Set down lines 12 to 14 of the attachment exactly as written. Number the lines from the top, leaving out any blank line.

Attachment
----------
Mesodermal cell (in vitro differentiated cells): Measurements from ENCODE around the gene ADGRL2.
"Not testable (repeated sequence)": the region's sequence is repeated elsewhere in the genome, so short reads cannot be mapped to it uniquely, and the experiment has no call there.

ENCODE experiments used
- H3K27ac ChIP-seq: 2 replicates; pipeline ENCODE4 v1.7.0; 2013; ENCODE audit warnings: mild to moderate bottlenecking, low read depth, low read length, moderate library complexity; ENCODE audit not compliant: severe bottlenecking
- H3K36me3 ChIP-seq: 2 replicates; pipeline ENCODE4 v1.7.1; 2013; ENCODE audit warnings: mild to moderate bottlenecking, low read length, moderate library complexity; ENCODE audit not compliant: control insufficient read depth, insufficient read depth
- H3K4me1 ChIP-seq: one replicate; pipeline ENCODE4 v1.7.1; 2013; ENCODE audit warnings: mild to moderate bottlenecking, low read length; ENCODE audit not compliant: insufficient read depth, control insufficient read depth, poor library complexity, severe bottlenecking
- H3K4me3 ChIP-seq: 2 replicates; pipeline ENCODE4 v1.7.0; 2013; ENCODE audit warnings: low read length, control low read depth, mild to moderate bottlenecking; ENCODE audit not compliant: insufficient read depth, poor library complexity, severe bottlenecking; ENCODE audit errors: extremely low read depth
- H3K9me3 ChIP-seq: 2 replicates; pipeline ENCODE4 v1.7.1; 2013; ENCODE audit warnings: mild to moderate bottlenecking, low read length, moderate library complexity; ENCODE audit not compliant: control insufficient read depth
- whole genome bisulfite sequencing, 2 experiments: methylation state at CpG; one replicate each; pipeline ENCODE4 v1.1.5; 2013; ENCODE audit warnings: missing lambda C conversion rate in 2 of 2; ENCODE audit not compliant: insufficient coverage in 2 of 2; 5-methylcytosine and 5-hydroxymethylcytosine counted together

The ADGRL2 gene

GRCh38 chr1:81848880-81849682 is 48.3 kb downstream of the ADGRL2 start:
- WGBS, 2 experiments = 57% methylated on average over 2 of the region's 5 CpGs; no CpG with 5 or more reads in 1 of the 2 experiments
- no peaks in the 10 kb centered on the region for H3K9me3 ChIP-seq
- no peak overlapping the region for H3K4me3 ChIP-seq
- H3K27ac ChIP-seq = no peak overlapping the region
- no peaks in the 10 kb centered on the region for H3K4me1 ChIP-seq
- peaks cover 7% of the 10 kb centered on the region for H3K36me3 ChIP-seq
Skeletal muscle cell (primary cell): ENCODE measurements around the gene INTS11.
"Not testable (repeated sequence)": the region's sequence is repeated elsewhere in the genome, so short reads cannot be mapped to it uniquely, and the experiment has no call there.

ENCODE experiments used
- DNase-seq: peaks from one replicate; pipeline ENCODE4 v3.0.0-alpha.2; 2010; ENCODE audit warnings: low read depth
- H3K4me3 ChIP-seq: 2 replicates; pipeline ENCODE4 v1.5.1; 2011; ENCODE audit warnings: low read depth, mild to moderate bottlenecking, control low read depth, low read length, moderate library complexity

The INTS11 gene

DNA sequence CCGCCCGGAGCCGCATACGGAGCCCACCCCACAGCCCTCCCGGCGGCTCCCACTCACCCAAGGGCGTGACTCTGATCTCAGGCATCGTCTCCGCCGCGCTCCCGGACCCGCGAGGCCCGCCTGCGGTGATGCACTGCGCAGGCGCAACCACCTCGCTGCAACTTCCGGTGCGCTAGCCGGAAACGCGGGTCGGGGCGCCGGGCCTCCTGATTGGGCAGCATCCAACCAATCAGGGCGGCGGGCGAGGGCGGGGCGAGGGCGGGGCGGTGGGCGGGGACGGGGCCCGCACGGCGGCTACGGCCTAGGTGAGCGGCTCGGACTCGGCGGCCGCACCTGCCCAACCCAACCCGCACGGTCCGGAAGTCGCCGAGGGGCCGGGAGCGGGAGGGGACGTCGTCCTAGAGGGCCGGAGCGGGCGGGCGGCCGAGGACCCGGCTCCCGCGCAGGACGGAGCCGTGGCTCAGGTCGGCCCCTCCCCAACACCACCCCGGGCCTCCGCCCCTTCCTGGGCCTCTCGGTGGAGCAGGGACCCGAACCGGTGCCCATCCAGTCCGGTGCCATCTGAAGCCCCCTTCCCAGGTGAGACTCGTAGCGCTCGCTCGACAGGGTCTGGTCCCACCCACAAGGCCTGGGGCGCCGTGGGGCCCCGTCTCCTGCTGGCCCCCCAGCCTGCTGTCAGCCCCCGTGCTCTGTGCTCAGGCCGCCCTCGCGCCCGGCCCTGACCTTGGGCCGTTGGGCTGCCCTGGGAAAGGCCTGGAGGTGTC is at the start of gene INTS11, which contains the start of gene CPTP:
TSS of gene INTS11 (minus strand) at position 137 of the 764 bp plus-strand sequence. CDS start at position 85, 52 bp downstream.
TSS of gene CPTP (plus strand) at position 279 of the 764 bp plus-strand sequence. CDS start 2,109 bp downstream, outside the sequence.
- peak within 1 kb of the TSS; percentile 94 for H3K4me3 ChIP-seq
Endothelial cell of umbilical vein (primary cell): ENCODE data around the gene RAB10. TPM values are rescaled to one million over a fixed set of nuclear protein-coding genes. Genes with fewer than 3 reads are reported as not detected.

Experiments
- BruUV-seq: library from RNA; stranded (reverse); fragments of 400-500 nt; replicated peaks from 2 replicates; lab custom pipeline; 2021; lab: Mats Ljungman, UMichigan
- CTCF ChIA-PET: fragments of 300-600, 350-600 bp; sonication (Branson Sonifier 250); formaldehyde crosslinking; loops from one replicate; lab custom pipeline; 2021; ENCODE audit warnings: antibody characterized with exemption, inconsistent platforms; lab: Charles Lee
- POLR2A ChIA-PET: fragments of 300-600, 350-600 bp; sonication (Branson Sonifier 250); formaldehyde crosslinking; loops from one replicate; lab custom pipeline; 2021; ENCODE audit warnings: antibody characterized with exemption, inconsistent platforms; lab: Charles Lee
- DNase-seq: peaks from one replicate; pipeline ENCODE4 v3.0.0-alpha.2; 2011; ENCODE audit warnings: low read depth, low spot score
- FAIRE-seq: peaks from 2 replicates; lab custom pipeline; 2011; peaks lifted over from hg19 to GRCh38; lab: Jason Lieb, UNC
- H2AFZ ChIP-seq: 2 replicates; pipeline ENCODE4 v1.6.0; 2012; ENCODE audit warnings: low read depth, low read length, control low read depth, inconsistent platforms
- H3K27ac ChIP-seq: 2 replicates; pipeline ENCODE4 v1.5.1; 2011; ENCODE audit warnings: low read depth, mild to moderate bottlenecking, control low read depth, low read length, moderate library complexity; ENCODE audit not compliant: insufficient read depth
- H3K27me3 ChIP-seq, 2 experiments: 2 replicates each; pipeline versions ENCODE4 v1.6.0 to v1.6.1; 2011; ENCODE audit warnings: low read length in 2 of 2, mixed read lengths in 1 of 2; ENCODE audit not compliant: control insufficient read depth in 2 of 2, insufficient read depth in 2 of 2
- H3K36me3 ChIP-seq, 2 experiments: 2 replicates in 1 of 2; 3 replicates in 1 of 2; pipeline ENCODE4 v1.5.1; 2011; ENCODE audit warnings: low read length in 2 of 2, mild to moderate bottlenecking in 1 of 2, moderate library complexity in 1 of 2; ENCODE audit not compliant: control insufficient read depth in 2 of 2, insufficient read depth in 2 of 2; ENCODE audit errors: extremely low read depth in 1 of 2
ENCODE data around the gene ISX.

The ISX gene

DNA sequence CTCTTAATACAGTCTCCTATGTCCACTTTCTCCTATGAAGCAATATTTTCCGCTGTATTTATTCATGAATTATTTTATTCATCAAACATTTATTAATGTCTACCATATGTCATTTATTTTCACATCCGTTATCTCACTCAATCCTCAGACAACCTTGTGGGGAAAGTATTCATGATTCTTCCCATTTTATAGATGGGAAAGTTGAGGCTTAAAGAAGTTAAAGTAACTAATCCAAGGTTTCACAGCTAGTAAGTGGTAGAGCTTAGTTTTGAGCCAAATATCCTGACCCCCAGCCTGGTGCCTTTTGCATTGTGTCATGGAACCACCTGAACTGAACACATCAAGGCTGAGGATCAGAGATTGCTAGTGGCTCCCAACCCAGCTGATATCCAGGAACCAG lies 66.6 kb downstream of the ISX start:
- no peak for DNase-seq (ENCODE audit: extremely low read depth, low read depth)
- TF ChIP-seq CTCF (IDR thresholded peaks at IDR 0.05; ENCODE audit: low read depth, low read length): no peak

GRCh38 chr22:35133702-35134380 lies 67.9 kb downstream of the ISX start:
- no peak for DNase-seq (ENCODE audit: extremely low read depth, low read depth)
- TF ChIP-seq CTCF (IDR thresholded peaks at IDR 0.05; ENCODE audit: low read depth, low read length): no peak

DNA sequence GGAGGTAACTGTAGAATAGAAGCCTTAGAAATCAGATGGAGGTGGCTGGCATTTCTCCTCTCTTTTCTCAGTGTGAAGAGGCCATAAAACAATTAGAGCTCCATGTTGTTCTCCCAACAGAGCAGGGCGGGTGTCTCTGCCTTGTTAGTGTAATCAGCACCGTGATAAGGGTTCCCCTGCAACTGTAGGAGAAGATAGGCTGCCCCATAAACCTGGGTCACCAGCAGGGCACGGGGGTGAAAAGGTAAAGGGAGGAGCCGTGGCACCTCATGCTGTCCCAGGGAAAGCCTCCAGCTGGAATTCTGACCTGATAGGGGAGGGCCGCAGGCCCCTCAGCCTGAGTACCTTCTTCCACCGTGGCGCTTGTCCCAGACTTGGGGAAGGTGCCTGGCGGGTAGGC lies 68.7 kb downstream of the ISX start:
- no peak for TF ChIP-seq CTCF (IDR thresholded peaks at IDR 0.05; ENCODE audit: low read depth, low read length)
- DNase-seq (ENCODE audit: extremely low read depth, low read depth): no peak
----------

- WGBS, 2 experiments = 57% methylated on average over 2 of the region's 5 CpGs; no CpG with 5 or more reads in 1 of the 2 experiments
- no peaks in the 10 kb centered on the region for H3K9me3 ChIP-seq
- no peak overlapping the region for H3K4me3 ChIP-seq